But after a couple of days of riding in the car, I started warming up to that jazz station — so much so that I started listening to that jazz station on the radio in my bedroom. Today’s concert was the crème de la crème. Even though I had attended a jazz concert back in November where Sophia Perlman and The Mike Field Jazz Quintet had also performed, and even though I had enjoyed that concert too, this one was different somehow. It was like something clicked in my mind.

There is just something about jazz music that makes it so much more special than other kinds of music — perhaps even more special than, dare I say it (?), classical music. Coming from me, that means a lot. Jazz music makes me want to get up and dance, no matter what the beat is. The loud, in your face, trumpet sound would have gotten me plugging my ears just a couple of years ago. Now, all I want to do is get up and start waving my arms about and snapping my fingers this way and that. It also makes me want to start scatting too although I’d probably be horrible at it. The soft, quiet, almost whispering kind of jazz songs make me want to get up, wrap my arms around my body tightly, and sway in the moonlight. Jazz has the power to, at times, make me want to open my arms up and want to embrace the world, and at other times, make me want to withdraw into myself. These polar extremities that I experience is not something I experience with other kinds of music. Sure, I love classical music; I really do. And up until a month ago, classical music was all I lived for. But classical music is not the same as jazz music. Maybe I’m not saying that one is better than the other; I love them both so much. I just love them in different ways.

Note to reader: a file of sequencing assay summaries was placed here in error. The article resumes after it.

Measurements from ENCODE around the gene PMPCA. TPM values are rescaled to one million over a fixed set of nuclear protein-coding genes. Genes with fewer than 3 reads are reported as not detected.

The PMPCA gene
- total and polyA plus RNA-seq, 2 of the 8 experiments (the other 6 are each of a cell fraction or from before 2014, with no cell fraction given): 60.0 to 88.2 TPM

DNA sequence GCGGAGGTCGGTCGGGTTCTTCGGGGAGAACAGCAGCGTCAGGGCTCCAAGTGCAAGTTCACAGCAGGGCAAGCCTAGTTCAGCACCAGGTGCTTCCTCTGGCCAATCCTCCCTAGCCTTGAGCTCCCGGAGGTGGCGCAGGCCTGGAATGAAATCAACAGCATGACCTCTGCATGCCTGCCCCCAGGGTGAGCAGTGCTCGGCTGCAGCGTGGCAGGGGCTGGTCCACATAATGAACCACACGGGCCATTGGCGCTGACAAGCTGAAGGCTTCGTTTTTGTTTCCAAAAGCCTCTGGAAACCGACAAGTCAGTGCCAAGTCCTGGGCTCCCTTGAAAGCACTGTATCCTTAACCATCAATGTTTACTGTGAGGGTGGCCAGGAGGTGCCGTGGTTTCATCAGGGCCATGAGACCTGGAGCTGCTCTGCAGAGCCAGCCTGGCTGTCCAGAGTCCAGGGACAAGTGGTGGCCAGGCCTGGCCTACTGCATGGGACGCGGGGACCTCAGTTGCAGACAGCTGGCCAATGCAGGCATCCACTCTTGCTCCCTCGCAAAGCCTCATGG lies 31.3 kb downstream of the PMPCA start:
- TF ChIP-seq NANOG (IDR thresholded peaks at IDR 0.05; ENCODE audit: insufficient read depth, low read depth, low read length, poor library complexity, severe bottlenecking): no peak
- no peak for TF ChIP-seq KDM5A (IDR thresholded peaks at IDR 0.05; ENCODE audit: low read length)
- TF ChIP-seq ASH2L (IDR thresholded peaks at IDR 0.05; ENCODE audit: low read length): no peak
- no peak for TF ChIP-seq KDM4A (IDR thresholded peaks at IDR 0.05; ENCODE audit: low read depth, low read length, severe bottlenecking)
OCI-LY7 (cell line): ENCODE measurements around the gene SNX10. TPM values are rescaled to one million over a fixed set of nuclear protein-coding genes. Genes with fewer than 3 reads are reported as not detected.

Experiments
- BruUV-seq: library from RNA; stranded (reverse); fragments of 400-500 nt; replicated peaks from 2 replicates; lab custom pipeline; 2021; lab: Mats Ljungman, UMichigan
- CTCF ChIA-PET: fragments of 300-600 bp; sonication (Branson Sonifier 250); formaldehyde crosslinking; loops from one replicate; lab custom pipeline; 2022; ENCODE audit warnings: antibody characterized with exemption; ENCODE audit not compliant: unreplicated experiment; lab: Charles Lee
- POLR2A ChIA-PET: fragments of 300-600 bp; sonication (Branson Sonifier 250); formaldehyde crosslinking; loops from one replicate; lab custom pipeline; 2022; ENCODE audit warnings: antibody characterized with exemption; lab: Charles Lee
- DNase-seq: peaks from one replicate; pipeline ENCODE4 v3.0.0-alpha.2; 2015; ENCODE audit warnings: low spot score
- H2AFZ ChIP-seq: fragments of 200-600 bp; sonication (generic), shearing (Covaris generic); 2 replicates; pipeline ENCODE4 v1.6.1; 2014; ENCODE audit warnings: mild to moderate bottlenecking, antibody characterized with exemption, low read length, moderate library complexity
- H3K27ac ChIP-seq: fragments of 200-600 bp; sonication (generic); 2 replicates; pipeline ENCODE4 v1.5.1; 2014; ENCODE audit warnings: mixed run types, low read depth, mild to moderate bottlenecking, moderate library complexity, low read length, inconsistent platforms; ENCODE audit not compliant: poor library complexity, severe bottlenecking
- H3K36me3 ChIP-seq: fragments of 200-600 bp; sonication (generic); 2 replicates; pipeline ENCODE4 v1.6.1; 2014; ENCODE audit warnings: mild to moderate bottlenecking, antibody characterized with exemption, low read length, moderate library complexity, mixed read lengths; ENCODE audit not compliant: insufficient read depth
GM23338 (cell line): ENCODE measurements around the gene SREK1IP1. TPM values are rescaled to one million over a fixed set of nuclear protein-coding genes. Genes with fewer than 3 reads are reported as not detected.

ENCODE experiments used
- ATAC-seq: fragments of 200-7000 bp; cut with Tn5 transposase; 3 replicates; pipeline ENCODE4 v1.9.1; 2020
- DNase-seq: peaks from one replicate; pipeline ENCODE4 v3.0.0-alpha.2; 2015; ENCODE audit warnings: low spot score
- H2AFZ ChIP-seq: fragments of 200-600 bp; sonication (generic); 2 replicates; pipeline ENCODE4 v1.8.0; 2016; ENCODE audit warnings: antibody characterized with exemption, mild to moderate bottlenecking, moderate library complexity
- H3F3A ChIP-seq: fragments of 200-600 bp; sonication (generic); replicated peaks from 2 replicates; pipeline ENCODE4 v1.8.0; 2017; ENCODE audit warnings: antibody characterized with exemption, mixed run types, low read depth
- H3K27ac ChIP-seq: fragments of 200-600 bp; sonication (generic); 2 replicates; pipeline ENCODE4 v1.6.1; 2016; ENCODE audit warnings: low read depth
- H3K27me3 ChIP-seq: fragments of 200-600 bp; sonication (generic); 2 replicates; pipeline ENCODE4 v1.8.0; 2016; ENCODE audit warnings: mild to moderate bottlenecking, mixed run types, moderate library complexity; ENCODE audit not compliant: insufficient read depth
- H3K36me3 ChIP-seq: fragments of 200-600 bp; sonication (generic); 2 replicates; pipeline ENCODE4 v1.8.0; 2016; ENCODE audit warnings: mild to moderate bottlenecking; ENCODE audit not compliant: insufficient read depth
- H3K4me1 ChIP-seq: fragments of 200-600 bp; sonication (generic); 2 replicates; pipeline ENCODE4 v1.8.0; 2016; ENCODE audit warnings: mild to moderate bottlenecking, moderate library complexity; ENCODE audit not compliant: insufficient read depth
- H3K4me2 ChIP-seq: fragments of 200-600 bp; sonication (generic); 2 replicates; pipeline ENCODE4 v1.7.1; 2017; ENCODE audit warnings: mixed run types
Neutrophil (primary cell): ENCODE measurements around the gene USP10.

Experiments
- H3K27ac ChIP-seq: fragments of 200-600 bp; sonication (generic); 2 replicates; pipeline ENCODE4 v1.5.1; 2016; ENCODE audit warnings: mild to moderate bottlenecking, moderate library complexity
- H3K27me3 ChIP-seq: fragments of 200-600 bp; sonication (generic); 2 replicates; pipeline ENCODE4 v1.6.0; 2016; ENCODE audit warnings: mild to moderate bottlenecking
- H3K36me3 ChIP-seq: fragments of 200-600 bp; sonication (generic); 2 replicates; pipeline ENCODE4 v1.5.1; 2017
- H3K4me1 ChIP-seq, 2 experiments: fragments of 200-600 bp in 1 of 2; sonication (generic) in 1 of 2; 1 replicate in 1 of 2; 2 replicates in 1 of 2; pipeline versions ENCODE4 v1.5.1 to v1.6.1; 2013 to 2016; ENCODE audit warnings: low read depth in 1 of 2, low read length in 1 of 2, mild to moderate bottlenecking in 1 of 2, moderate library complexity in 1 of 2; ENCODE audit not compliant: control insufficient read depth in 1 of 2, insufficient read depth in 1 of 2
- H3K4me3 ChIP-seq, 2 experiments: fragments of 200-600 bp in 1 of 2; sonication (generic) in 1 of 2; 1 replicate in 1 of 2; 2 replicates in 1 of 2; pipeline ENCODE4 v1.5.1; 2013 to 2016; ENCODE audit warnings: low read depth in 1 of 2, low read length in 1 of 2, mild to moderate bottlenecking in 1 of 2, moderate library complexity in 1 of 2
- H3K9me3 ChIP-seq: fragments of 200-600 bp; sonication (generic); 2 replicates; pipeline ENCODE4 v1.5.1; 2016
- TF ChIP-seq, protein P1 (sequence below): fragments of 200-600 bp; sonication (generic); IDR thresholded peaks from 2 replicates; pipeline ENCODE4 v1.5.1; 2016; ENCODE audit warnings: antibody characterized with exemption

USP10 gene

Classical music makes me feel as though there is a world beyond this one — a universe that exists outside of us. When I listen to Dvorak’s Symphony no. 8, Allegretto grazioso or to Rachmaninoff’s Symphony no. 2, Op. 27, AdagioI feel as though there must be another magical world that hovers just above us — a world in which everything is just perfect, peaceful, and filled with happiness.

But it’s different when I listen to jazz. Classical music takes me to a place where everything is transcendental, contemplative if you will. Jazz brings me back down to earth. Jazz brings me down to what I know. The foot-tapping, head-bopping kind of jazz reminds me of that feeling I get when I’m so incredibly happy to be with friends, when I’m laughing so hard that my stomach aches all over, and when everything works out just the way I wanted it. That kind of jazz makes me feel happy to be me. The other kind of jazz — the achy withdrawal kind — makes me feel incredibly… weird. It makes me feel alone; it makes me feel like a wounded animal. A sad jazz song will make me feel as though someone is scooping the insides of my heart out to display it to the world. It makes me feel exposed; it makes me cry.

Jazz music is so raw. It’s a hands-on kind of music. I wish I could play in a jazz band; imagine how much fun it would be! Jazz music is not only a joy to listen to, it’s also such a joy to watch. There’s just something about the way the instruments come together; it’s so damn beautiful. The clicking of the piano keys, the thumbing of the bass, the soulful tunes of the saxophone, the blaring melodies of the trumpet, and the tapping of the drum…. That is music my friend. That is music.

The video clip below is the perfect example of the in-your-face kind of jazz I was talking about. The clip features Bing Crosby and Louis Armstrong’s jazz band from the excellent movie High Society (staring Bing Crosby, Frank Sinatra, and Grace Kelly).

I heard Chet Baker for the first time on the radio the other day. His rendition of My Funny Valentine made me want to curl up into a ball on my empty bed — no pillows, no blanket, nothing.